The XD card is another memory card that is only used by one company and that’s Fujifilm. The XD card is about half the size of the SD card. Fujifilm as of lately though has been replacing the XD card slots with SD card slots in their newer cameras. You can still find older camera models that use the XD card.
We hope this helps with any decision you might be making for your next digital camera.
Posted on October 4th, 2011
The new Samsung NX100 is one of the best in its class with its big sensor, mirrorless interchangeable lens, and manual controls. Samsung boasts a 720p HD video, and an APS-C sensor with 14.6MP, all in a compact and lightweight camera. The Samsung NX100 has a brand new feature called iFunction, which enables you to make camera adjustments via a new button on compatible lenses. The iFunction feature lets you set up an extra layer of communication between camera and lens , so you get to use the Samsung NX100 lens’ focusing ring to adjust aperture, exposure compensation, and other key settings. This is a very tough and sturdy camera worth checking out.
Image Sensor: 14.6 million effective pixels.
Metering: Multi pattern, centre-weighted and spot.
Sensor Size: APS-C-sized CMOS (23.4×15.6mm).
Lens Factor: 1.5x.
Lens: Samsung NX mount.
Shutter Speed: 30 to 1/4000 second, Bulb.
Continuous Shooting: three/ten JPEG shots/second (LCD on/off); three RAW shots/second.
Memory: SD, SDHC cards.
Image Sizes (pixels): 4592×3056 to 1280×1280.
Movies: 1280×720, 640×480, 320×240 at 30 fps.
LCD Screen: 7.6cm LCD (614,000 pixels).
File Formats: JPEG, RAW, JPEG+RAW, MPEG4.
ISO Sensitivity: Auto, 100 to 6400.
Interface: USB 2.0, HDMI, AV, DC.
Power: Rechargeable lithium ion battery, DC input.
Dimensions: 120.5x71x34.5mm WHDmm.
Weight: 340 g (inc battery and card).
You can find this great buy at 42nd Street Photo.
Posted on September 21st, 2011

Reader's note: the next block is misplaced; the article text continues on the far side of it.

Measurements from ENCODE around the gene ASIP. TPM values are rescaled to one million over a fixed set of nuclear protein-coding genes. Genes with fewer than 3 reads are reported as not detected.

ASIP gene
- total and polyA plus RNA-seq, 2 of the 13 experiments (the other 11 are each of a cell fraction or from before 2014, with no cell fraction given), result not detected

The Panasonic DMC-ZS8 is everything you want in a basic digital camera with megazoom and great photo quality and shooting performance. The ZS8 includes a high resolution 14.1MP CCD sensor, a super zoom 16x ultra wide-angle 24-384mm Leica lens and 1280 x 720 high definition video. This camera is vey compact as well as user friendly. This camera also packs one USB port, a component video output, an SD memory card slot and more. The ZS8 is also capable of burst shooting at a rate of up to 1.9 frames per second at full, 14.1 megapixel resolution. Also included is Intelligent Auto Mode, auto focus, face detection and subject tracking.
Panasonic DMC-ZS8 Hightlights
- 14.1MP CCD Sensor
- Leica 16x 24-384mm (Equiv) Zoom Lens
- 3″ TFT LCD Display 230K-Dot Resolution
- 1280×720 HD Video
- Manual Exposure Mode
- Intelligent Scene Selector Mode
- Easy Upload to Facebook/YouTube
- Advanced Face Recognition Mode
- Image Stabilization
- Intelligent Resolution Function
The Panasonic DMC-ZS8 is great camera for the price. Stop by 42nd Street Photo and pick it up today.
Posted on August 22nd, 2011
The new Canon EOS Rebel T3i is the newest high end camera that is just above the Rebel T3 and last year’s Rebel T2i. The biggest difference between the Rebel T2i and the Rebel T3i is the new flip-out and rotating LCD display on the T3i. The Canon EOS Rebel T3i still includes the 18.0 MP sensor which was included in the T2i. Trust me when I say the T3i will not disappoint you with the picture quality no matter if shot in low light or with high ISO. The Canon EOS Rebel T3i also carries the DIGIC 4 processor to keep your performance level at top speed when snapping pictures. No matter what the picture quality is high even when shooting at 6400 ISO. This camera also includes full HD video recording and live view shooting.
- SD/SDHC/SDXC Memory Card Slot
- 18MP APS-C CMOS Sensor
- DIGIC 4 Imaging Processor
- 3.0″ Clear View Vari-Angle LCD
- 100-6400 ISO
- Full HD Movie Mode w/ Manual Exposure
- Compatible with Canon EF and EF-S Lenses
- 3.7 Frames/Second Continuous Shooting
- 63 Zone Dual-Layer Metering / 9-Point AF
- Intelligent Auto Mode
If you are new to photography this camera is not for you. This is for the experienced photographer who is already well versed with Canon products and DSLRs. This camera offers the best options for a camera of its price with outstanding results.
Posted on July 23rd, 2011
Ever asked how some people take the most perfect photographs? Would you to like to become a better photographer? We are going to cover a few tips that will help you do just that.
Light – Light is important in every picture. It will affect your photo in every way. For natural light we suggest early morning or late evening. If you have to be out during the day its best to have the sun at your back.